catchphrase

EnglishEdit

 
English Wikipedia has an article on:
Wikipedia

Alternative formsEdit

EtymologyEdit

From catch +‎ phrase, from the notion that the phrase will catch in the mind of the user.

NounEdit

catchphrase (plural catchphrases)

  1. A repeated expression, often originating in popular culture.
    • 2005 May 14, “Disney's Tigger voice dies at 82”, in BBC News website[1]:
      For Tigger, he created a slight lisp and laugh, crediting his British wife with Tigger's "TTFN" catchprase - "ta-ta for now", itself coming from BBC radio comedy It's That Man Again.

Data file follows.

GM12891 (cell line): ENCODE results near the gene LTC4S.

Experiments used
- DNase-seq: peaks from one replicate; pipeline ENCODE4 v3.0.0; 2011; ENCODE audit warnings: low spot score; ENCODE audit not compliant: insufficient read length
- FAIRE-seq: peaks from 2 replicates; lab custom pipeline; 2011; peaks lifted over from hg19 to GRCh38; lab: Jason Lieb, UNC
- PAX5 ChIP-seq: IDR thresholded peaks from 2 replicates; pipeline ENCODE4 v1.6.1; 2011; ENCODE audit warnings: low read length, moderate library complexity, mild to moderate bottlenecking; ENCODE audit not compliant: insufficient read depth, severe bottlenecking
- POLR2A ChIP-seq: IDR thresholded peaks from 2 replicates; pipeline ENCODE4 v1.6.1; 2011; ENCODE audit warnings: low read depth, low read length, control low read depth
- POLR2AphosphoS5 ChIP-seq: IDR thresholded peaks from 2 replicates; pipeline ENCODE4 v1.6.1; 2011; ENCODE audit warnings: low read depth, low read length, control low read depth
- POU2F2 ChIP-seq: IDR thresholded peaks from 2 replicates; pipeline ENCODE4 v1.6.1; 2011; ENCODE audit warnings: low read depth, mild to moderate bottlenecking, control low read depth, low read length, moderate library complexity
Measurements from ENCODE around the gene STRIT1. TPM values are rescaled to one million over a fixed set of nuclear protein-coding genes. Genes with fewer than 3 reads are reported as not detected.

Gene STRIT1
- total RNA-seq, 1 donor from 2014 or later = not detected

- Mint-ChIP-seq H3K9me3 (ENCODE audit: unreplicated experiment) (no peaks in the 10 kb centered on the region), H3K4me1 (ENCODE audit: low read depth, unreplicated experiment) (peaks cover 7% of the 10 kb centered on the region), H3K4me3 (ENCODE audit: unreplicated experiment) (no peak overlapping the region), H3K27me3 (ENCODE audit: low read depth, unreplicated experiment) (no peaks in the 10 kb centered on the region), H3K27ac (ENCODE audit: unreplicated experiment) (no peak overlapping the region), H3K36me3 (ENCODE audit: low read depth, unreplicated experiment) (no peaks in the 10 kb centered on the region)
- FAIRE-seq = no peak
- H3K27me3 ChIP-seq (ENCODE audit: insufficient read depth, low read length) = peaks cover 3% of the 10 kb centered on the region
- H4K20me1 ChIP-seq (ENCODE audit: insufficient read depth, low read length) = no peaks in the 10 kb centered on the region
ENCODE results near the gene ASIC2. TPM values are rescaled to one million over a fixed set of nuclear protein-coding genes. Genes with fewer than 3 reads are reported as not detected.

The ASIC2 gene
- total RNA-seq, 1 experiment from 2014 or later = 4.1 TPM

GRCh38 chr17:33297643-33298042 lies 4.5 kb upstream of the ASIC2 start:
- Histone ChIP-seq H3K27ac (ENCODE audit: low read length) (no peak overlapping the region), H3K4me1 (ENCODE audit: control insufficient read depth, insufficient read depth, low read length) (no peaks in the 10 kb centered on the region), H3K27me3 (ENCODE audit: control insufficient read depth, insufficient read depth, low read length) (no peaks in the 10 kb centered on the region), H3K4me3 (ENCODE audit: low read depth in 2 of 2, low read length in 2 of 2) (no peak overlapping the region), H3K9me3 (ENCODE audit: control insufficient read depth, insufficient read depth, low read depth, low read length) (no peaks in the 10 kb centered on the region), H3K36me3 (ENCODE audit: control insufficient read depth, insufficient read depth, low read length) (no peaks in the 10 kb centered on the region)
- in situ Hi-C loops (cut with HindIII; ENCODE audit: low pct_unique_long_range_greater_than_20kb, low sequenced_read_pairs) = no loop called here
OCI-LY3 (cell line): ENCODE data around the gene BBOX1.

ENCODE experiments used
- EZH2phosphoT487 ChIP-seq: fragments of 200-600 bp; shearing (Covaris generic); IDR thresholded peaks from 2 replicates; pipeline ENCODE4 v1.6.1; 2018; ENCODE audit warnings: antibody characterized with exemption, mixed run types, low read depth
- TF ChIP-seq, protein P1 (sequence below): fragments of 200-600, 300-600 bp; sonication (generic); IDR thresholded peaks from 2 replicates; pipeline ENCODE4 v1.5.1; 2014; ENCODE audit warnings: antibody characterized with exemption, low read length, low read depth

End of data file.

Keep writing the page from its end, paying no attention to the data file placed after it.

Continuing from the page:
• 2018 September 18, Brian Logan, “Catchphrase comedy is dead. Am I bovvered?”, in The Guardian[2]:
      The former head of BBC comedy claims catchphrases are out of fashion. But as Corporal Jones might say, ‘Don’t panic!’
  2. A signature phrase of a particular person or group.

SynonymsEdit

TranslationsEdit

TriviaEdit

This is one of the few common words in English with six consonant letters in a row. Others include latchstring and watchstrap.